The conflict in Sudan that broke out in April has forced more than 5.4 million people from their homes. While the majority are displaced within Sudan, over 1.1 million have fled to neighboring countries like Chad, South Sudan, and Central African Republic (CAR).
From the front lines in Khartoum and El Geneina to the refugee camps of South Sudan and the deserts of Chad, Doctors Without Borders/Médecins Sans Frontières (MSF) teams are caring for Sudan’s displaced wherever we find them. Along the Chad-Sudan border, our teams set up an inflatable hospital to accommodate large numbers of refugees fleeing El Geneina, South Darfur—an epicenter in the conflict—and to bolster the capacity of Adré hospital. In CAR, we vaccinated thousands of children upon arrival in anticipation of the disease outbreaks that often accompany the rainy season. In South Sudan, we’re assisting returnees struggling to access care in the very country they originally fled. And within Sudan, we’re operating in emergency rooms in hospitals and running clinics in camps like Um Rakuba.
Along the way, we have heard remarkable stories from people hailing from all corners of Sudan—including our own Sudanese colleagues. They share stories of targeted ethnic and gender-based violence; of people being displaced over and over again; and, above all, perseverance under some of the most extreme conditions imaginable. These are their stories, in their own words.
* Names changed to protect anonymity.
“As soon as my children feel better, my husband will join us and we will continue our journey, maybe to Malakal. I will try to contact my extended family in South Sudan, but I am uncertain of the future. We would need a lot of courage to help survive during the coming difficult days to start a new life in South Sudan.”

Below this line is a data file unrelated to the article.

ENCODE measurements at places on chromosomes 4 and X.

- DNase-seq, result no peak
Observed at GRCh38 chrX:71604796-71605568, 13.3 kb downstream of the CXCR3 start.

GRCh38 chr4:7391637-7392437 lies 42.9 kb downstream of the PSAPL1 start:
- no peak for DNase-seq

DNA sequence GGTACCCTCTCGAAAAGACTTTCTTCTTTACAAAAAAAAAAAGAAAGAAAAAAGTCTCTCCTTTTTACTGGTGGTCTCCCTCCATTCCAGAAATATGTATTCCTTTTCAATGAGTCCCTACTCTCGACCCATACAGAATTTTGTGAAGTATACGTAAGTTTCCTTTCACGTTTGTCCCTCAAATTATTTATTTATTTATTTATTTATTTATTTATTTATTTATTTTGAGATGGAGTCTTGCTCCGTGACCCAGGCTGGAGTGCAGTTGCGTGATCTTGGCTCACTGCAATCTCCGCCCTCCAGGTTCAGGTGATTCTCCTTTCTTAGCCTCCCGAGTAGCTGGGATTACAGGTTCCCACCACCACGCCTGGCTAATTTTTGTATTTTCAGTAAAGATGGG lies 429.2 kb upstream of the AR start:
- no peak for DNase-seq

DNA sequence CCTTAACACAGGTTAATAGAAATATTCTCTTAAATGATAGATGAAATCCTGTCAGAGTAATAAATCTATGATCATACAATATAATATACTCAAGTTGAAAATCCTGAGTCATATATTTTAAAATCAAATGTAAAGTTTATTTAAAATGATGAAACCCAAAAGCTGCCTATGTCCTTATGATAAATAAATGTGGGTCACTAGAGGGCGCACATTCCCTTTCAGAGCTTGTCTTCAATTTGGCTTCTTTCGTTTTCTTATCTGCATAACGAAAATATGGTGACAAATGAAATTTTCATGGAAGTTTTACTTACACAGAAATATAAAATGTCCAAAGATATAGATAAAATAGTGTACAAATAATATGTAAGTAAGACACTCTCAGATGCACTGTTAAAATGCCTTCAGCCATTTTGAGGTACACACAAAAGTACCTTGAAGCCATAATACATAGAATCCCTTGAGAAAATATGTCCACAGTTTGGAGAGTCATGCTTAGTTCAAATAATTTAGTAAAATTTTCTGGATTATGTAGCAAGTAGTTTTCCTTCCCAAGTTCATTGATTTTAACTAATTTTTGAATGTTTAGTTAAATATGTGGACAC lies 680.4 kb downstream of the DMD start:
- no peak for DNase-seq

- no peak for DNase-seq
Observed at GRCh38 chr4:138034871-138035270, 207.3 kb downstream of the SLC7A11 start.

"At first, we tried to survive and adapt to the security situation by moving around within El Geneina. [In June], my husband went out and we never saw him again. We no longer had anyone to protect and support us. Two days after his disappearance, I decided to leave for Chad with my children.”
"I can't forget this scene of a mother with two children, they were all dead and piled on top of each other.”
Salim and Qamar*
“My children hid under the bed. The battle took place on the street directly opposite our house, with bombs raining down on the surrounding homes. The air was filled with the deafening noise of warplanes and explosions [...] To think, I had fled my own country due to war, only to face the possibility of death in the country where we had sought refuge.”
“We lost everything, we lost our people, our brothers, our sisters, we lost our money, we lost our house, we lost our country too. It’s very hard to say, but we must talk about this. I am a refugee. I live a difficult life, but now by the will of God, I will keep going."
“On June 25, I went out to the hills in northern El Geneina to try get some mobile signal. I saw at least 20 bodies when I looked down the valley, and I prayed to God to save me and enable me to join my family. I left on June 28, and at all the checkpoints, the driver said, ‘he’s one of us,’ and we were fine. Of course, I paid him a lot of money to say that, and many people didn’t make it to Chad and were killed just because they were Masalit [an ethnic group].”
Sudan crisis response
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